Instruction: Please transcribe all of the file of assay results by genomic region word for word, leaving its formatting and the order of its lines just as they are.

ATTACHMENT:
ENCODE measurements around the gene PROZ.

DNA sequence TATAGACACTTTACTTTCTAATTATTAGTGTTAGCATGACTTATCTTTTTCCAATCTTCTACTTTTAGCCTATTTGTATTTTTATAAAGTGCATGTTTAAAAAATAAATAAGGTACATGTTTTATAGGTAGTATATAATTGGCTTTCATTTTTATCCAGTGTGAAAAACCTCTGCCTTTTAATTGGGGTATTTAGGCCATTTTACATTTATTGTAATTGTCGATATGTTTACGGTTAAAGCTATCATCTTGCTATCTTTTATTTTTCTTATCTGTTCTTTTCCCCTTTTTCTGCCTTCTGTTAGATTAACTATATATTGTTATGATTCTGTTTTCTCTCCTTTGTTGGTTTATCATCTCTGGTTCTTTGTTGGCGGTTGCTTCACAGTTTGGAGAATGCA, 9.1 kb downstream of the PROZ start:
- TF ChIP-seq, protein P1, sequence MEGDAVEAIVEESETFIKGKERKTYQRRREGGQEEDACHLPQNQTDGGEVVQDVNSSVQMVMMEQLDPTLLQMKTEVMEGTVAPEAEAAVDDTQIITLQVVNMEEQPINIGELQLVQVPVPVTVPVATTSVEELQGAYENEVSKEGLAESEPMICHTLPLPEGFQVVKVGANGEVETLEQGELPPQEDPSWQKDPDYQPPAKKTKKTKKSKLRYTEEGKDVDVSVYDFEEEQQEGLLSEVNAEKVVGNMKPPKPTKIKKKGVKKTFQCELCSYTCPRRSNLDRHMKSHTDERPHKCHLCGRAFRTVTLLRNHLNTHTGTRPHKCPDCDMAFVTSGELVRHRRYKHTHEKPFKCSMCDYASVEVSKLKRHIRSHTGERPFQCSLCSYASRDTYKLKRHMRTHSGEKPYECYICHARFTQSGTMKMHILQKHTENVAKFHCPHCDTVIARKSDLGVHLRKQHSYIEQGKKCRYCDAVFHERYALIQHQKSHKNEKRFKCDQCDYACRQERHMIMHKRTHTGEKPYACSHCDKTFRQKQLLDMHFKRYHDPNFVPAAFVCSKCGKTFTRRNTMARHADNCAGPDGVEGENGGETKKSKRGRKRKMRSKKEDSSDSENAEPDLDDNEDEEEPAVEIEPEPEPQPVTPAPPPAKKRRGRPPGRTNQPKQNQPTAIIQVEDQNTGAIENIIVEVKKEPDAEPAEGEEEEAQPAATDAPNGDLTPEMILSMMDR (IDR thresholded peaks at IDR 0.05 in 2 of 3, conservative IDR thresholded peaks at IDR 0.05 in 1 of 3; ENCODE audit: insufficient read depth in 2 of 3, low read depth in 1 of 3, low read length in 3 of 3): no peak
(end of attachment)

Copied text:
ENCODE measurements around the gene PROZ.

DNA sequence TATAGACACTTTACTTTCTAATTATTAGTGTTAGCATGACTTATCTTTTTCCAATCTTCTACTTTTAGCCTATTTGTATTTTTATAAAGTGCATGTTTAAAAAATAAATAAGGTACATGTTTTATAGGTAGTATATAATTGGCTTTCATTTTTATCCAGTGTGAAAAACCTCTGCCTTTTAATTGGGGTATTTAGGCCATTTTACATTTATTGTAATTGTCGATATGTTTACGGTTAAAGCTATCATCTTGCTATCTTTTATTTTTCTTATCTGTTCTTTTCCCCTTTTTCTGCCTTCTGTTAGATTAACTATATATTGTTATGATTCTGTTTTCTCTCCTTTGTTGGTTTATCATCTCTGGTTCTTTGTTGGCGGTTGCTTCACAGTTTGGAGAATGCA, 9.1 kb downstream of the PROZ start:
- TF ChIP-seq, protein P1, sequence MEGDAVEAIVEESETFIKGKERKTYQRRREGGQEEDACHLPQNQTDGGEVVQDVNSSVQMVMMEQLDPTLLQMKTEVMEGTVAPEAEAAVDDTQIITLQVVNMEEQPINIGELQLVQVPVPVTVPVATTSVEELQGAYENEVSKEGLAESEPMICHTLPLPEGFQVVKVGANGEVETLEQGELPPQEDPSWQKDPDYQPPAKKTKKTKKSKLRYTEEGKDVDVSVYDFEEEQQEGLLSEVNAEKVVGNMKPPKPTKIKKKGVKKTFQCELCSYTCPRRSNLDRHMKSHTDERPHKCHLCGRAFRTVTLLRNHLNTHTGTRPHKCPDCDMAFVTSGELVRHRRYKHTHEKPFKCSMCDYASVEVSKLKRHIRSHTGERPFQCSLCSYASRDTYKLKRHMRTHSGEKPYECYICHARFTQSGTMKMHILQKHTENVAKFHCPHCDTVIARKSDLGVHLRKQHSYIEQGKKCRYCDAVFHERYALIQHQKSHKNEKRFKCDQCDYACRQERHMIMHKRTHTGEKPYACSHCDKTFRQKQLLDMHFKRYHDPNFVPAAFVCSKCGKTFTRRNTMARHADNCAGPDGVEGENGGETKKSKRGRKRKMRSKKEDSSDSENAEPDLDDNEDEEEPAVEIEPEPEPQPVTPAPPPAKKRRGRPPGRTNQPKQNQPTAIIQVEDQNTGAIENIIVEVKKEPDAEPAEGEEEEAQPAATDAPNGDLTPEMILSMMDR (IDR thresholded peaks at IDR 0.05 in 2 of 3, conservative IDR thresholded peaks at IDR 0.05 in 1 of 3; ENCODE audit: insufficient read depth in 2 of 3, low read depth in 1 of 3, low read length in 3 of 3): no peak